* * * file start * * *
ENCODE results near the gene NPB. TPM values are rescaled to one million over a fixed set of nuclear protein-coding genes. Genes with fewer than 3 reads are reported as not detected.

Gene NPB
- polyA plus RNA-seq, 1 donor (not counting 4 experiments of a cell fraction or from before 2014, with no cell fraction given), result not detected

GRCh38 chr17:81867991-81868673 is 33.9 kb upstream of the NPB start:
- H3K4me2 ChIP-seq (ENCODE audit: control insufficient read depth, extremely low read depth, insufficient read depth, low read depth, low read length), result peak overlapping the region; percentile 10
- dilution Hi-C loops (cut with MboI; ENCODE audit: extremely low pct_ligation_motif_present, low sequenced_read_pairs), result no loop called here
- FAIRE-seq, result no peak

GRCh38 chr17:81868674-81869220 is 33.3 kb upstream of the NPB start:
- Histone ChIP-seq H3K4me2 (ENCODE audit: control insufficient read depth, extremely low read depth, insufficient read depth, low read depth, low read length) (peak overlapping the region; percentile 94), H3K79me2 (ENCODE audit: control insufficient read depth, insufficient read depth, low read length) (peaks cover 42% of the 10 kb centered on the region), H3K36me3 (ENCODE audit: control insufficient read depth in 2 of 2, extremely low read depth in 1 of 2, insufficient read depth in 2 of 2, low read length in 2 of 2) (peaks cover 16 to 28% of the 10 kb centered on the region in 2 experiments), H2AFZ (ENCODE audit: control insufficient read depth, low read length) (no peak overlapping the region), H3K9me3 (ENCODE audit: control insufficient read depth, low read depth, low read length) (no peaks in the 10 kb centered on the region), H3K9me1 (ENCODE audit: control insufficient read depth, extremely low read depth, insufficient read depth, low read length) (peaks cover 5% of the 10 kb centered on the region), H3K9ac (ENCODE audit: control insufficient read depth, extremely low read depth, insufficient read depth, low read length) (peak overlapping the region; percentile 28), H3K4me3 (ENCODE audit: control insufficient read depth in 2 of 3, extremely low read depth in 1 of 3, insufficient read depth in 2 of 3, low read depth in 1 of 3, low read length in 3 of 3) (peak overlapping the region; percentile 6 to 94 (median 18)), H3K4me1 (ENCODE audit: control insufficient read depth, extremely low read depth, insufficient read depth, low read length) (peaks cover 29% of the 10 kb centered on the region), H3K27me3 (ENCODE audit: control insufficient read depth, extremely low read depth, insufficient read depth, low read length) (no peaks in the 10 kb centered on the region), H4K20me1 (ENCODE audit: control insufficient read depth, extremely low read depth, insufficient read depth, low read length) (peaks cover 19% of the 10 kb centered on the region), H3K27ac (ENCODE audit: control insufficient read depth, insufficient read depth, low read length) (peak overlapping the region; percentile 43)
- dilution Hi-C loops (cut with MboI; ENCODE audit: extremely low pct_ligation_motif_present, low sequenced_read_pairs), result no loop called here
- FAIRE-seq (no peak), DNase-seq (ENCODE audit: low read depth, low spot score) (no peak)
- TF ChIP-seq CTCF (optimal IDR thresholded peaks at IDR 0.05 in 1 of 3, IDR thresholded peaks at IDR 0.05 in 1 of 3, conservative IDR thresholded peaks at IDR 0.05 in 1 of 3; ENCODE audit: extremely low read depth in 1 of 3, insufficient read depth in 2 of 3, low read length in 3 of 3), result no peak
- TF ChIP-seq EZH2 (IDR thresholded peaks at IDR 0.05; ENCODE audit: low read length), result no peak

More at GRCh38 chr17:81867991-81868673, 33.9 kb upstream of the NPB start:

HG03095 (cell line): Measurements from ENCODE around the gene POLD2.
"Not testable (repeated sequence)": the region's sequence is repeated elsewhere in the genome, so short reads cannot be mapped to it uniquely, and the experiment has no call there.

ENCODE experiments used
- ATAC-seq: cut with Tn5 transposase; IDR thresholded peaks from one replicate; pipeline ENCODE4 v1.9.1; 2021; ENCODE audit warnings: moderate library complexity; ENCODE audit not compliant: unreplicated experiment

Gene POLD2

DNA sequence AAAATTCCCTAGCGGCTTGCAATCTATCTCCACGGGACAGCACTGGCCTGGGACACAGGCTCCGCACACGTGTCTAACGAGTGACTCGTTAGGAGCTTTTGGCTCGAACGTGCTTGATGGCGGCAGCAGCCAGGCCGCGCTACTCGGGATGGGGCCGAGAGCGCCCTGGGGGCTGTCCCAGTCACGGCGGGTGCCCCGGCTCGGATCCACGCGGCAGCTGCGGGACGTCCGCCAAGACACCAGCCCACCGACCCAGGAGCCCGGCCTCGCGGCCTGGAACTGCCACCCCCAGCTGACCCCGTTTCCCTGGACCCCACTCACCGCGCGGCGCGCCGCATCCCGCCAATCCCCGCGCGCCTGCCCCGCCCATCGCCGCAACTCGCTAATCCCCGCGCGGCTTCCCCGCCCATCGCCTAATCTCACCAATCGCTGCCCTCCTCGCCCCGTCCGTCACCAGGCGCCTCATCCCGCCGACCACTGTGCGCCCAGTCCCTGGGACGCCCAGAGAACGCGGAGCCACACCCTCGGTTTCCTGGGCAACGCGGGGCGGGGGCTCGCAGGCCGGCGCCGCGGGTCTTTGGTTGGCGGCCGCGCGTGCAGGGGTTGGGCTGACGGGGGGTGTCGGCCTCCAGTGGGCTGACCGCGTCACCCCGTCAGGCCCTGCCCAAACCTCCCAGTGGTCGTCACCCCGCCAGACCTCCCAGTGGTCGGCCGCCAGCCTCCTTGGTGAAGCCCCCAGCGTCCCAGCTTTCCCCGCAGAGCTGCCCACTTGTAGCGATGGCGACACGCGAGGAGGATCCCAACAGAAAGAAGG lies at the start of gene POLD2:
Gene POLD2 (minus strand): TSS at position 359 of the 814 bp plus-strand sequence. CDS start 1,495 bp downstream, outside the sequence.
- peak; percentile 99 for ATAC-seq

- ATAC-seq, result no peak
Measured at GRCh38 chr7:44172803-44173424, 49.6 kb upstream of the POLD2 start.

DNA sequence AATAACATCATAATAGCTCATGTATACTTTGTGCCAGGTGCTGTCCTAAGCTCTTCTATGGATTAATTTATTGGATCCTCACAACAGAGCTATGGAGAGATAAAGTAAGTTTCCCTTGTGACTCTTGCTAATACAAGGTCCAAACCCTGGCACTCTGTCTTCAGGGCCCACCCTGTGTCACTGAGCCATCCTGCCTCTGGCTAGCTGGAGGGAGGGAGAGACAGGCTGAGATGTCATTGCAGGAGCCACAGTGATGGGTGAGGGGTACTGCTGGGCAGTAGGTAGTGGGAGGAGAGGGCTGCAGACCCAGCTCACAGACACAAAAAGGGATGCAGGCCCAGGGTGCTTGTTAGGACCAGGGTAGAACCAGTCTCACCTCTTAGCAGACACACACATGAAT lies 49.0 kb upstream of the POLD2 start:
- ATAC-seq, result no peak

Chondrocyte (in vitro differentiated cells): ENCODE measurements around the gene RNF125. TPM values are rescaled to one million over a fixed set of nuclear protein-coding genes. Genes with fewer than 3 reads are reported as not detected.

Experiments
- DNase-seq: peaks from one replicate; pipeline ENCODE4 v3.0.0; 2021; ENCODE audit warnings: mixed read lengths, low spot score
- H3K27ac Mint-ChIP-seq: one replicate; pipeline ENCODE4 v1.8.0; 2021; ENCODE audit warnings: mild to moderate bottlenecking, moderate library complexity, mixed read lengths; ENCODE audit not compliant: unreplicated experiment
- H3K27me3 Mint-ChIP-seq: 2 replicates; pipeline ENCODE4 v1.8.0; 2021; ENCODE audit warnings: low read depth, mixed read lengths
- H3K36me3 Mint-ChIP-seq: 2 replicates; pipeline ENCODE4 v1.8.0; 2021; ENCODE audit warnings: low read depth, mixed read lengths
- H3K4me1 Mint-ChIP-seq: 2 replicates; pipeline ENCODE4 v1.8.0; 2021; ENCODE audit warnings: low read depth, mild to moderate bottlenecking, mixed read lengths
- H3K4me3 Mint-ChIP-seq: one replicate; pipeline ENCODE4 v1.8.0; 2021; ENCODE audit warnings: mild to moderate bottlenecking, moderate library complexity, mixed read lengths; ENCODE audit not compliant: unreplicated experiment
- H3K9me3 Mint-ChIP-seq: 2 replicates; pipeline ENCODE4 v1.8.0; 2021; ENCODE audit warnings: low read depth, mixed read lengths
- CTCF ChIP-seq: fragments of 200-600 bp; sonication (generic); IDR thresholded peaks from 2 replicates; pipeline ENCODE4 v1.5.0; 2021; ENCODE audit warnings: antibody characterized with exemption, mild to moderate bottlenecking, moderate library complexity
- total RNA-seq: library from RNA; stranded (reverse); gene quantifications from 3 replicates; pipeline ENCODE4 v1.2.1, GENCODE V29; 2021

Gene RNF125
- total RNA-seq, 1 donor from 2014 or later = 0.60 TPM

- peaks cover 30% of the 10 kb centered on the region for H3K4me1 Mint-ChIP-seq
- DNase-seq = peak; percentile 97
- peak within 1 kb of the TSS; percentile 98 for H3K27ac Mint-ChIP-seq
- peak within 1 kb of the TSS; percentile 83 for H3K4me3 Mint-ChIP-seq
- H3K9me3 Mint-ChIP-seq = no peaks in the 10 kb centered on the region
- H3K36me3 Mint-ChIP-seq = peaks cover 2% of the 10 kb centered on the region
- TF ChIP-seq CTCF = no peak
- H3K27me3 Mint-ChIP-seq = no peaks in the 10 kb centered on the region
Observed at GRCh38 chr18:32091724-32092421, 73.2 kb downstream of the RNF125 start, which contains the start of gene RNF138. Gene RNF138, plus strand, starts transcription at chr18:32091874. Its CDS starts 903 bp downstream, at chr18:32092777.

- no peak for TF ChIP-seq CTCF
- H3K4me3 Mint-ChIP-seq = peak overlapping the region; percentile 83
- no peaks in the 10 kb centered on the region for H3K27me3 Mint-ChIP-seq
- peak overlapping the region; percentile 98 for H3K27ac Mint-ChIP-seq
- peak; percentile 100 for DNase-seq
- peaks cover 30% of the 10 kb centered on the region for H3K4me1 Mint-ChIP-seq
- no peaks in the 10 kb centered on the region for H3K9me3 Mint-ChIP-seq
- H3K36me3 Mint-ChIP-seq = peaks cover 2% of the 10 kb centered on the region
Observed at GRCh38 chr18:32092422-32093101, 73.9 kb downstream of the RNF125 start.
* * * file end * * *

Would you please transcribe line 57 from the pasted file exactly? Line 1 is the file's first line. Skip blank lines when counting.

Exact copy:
Observed at GRCh38 chr18:32092422-32093101, 73.9 kb downstream of the RNF125 start.